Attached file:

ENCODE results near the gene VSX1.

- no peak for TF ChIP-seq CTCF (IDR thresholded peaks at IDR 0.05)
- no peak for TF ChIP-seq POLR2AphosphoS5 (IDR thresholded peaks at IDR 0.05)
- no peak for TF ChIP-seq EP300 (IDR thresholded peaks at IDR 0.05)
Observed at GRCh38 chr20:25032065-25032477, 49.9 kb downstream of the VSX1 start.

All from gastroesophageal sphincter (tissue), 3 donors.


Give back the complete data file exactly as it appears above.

ENCODE results near the gene VSX1.

- no peak for TF ChIP-seq CTCF (IDR thresholded peaks at IDR 0.05)
- no peak for TF ChIP-seq POLR2AphosphoS5 (IDR thresholded peaks at IDR 0.05)
- no peak for TF ChIP-seq EP300 (IDR thresholded peaks at IDR 0.05)
Observed at GRCh38 chr20:25032065-25032477, 49.9 kb downstream of the VSX1 start.

All from gastroesophageal sphincter (tissue), 3 donors.